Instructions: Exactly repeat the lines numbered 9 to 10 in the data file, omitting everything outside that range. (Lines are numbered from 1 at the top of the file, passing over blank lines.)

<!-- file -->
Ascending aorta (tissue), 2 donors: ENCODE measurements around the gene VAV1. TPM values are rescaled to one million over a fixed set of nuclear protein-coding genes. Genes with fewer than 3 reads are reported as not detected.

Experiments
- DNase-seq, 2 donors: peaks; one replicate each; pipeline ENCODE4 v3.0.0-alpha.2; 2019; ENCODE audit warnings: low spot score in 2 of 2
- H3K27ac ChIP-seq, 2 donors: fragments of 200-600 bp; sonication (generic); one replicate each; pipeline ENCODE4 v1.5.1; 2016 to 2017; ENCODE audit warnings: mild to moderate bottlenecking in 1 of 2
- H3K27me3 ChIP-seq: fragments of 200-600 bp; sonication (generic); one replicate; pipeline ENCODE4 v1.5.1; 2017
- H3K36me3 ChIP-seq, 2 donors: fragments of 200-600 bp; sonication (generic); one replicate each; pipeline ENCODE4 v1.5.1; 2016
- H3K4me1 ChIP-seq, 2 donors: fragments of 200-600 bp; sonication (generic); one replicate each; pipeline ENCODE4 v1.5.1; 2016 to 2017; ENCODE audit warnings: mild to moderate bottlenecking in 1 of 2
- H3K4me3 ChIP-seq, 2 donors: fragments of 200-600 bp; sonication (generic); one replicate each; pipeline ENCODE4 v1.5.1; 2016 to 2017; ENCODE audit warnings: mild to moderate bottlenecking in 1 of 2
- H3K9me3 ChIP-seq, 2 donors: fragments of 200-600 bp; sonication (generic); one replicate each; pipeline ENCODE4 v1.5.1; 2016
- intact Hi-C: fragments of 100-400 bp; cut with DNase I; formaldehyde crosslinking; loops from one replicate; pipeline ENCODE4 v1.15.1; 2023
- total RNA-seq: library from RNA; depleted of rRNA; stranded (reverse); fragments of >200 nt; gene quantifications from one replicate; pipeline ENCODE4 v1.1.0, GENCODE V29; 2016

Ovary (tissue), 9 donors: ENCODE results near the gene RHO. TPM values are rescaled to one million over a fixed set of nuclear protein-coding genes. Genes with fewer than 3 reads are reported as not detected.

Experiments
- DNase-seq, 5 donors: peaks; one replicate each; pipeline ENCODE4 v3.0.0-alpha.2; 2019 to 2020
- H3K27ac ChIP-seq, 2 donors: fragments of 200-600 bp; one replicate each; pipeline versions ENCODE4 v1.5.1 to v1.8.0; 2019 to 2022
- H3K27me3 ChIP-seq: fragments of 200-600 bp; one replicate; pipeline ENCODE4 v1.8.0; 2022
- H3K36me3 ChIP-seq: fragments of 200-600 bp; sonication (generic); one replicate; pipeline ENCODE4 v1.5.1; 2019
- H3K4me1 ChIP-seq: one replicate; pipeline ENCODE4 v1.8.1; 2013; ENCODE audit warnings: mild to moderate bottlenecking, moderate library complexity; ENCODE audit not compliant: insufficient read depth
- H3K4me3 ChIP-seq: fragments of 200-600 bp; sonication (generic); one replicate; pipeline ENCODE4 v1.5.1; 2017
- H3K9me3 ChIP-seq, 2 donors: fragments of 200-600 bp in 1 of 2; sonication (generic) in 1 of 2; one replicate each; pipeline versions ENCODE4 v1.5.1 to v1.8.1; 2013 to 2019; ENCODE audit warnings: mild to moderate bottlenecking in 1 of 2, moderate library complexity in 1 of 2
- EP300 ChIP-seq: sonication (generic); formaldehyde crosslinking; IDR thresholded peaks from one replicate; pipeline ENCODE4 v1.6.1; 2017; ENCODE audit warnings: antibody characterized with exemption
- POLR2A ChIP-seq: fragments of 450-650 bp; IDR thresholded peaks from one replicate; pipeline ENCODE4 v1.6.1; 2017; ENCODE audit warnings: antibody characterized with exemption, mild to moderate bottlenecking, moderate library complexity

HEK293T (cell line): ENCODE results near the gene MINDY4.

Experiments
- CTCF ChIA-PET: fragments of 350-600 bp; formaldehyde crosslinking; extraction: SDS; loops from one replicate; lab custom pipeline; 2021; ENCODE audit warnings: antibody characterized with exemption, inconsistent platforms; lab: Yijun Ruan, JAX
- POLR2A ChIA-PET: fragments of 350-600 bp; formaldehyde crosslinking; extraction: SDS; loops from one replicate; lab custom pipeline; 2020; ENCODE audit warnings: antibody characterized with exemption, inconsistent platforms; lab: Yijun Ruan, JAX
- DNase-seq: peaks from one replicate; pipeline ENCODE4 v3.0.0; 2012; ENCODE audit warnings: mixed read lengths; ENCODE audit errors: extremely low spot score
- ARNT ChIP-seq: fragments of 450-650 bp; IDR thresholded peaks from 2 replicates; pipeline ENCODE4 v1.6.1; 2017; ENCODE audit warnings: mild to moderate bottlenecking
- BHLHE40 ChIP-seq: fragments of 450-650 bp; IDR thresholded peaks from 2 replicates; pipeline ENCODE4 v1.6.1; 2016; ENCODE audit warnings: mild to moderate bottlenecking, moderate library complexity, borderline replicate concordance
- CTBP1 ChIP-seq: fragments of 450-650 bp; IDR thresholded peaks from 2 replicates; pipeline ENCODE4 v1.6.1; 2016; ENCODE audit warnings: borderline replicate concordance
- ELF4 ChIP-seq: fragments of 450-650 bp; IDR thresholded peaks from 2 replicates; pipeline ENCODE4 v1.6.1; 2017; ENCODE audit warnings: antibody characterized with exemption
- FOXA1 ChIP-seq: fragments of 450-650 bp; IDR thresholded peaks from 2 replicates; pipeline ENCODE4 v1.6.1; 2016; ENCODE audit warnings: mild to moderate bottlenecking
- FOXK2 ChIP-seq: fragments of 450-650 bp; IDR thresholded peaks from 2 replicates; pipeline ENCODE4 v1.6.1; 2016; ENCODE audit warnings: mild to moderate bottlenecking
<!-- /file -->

- H3K9me3 ChIP-seq, 2 donors: fragments of 200-600 bp; sonication (generic); one replicate each; pipeline ENCODE4 v1.5.1; 2016
- intact Hi-C: fragments of 100-400 bp; cut with DNase I; formaldehyde crosslinking; loops from one replicate; pipeline ENCODE4 v1.15.1; 2023